The Kremlin on Tuesday dismissed criticism of the tough police response to demonstrations in Moscow and St. Petersburg that led to hundreds of arrests Monday, and shrugged off the notion that the protest movement spearheaded by anti-corruption crusader Alexei Navalny posed any political threat.
Navalny, who has announced his candidacy for Russia’s 2018 presidential election, was jailed for 30 days Monday after calling on his followers to rally in a central Moscow street instead of an approved protest venue outside the center. Police detained more than 800 demonstrators after they disrupted a massive street fair staged to celebrate the Russia Day holiday, according to the nongovernment police watchdog OVD-Info. Hundreds more were detained at a rally in St. Petersburg also held without official permission.
Thousands protested in more than 180 cities across Russia, according to Navalny’s campaign headquarters, making it the most widespread protest in the country since Vladimir Putin returned to the presidency in 2012.
But Putin’s spokesman, Dmitry Peskov, brushed off the suggestion that the outbreak of public dissatisfaction posed a danger to the Kremlin.
“Actually, no, whenever such events are held according to agreed-upon rules, as prescribed by law, they do not pose a danger to anyone,” Peskov said in remarks to reporters carried by the Interfax news agency. “Some are attended by more people and some are by less, but this is a normal process of people expressing their opinions as citizens.”
Peskov’s comments, in keeping with Kremlin practice, did not mention Navalny by name, but condemned the “group of provocateurs” who interrupted the celebration of the national holiday.
The Kremlin spokesman also dismissed a sharply worded statement read by White House press secretary Sean Spicer Monday night, declaring that “detaining peaceful protesters, human rights observers and journalists is an affront to core democratic values.”
Peskov countered that permitted rallies went off peacefully in dozens of Russian cities Monday.
“Those who staged provocations and broke the law encountered measures implemented by the authorities in strict compliance with our legislation,” Peskov said.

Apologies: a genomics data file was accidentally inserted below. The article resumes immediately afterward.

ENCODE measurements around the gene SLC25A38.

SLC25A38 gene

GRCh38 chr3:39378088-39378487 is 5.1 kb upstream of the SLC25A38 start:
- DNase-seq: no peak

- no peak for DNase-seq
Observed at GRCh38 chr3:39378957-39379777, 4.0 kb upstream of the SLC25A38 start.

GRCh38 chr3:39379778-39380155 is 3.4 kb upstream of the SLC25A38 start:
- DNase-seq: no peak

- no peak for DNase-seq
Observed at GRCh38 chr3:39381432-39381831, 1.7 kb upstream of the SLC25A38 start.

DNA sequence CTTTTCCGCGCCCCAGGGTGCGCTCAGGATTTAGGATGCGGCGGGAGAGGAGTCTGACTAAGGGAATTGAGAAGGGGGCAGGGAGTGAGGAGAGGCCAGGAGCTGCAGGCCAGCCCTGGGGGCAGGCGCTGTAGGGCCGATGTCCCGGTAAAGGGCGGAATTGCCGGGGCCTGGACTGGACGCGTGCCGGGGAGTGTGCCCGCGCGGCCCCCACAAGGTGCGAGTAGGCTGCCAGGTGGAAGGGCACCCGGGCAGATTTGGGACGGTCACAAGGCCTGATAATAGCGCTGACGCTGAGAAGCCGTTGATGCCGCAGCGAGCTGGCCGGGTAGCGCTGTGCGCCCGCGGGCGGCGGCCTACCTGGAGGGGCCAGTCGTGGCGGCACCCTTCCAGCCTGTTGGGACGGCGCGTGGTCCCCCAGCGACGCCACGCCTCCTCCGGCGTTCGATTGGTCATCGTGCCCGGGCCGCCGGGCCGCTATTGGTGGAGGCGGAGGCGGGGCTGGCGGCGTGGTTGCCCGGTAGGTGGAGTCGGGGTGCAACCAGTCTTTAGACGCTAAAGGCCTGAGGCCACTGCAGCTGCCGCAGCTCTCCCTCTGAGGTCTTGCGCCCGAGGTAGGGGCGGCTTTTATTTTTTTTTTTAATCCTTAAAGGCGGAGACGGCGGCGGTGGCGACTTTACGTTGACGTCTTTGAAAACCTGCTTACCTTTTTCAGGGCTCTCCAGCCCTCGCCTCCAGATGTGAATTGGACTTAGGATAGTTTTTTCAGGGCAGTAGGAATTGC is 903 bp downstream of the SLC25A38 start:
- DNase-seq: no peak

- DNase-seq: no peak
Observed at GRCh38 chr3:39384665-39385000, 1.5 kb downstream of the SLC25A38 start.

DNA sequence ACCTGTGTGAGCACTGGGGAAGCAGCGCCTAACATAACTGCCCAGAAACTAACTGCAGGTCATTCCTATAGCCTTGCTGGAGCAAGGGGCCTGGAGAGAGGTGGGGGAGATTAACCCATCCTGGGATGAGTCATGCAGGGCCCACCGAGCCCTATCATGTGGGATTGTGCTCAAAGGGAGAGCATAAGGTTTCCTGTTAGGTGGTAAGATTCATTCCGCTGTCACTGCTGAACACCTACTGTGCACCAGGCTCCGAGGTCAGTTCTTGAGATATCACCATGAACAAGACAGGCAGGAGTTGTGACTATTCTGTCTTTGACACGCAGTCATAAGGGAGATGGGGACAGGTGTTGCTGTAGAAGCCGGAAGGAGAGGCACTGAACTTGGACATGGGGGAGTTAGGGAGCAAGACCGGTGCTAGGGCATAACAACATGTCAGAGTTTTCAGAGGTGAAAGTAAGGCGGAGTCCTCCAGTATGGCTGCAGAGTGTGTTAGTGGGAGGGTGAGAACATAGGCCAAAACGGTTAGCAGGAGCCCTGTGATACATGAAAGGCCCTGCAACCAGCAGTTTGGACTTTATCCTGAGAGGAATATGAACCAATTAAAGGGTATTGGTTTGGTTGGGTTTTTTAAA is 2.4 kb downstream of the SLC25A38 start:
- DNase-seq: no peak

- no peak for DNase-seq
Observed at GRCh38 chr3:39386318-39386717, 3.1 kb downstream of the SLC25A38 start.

Pollsters say Putin, who has enjoyed an approval rating above 80 percent for more than three years, is not likely to have trouble winning if, as expected, he runs for a new six-year term in March. Even though he presides unchecked over a government and legislature led by his hand-picked loyalists, most Russians do not blame the Kremlin leader for their problems.
But many do count on him to solve their problems. Two days before Putin’s annual televised “direct line” with citizens, 1.3 million Russians had submitted questions for their president, the official Tass news agency reported Tuesday.
The telethon’s official website displayed some of the appeals, which beseeched Putin to address the poor state of roads, housing, construction projects, the mortgage market, education, and the accountability of officials. One young man asked why so many young Russians want to leave the country. Several asked Putin to explain why the rest of the world fears Russia. One petitioner just wanted to express hope for peace in Syria.
Navalny, meanwhile, promises Russians a rule-of-law state governed by honest people, contrasting that with his allegations of corruption in Putin’s government. That message has yielded little support in polls, which suggest that less than 10 percent of voters would choose Navalny.
And there’s no guarantee Navalny will be allowed to run: He can be disqualified, thanks to a conviction on a fraud case he says is politically motivated.
Late Monday, Navalny posted a video from the courtroom where he was sentenced to 30 days in jail for calling for an illegal rally. He thanked his supporters, and told them “I’m proud to be part of the movement.”
Meanwhile, pro-Kremlin media blasted Navalny’s decision to move his rally to central Tverskaya Street as a cynical and desperate attempt to distract attention from holiday events in the city, including a huge concert in Red Square.
“Why did the opposition do this? Only to provide a pictures for Western television companies so that they could say ‘in Moscow President Putin has opponents!’ ” read a commentary in the official government newspaper, Rossiiskaya Gazeta. “This is why the opposition, which represents one thousandth of the population of Muscovites, tried to turn all of Tverskaya Street into a film studio, and pass off the people celebrating Russia Day as their supporters.”
“As a whole, they did not succeed in spoiling the mood of Muscovites and guests of the capital.”
(c) 2017, The Washington Post · David Filipov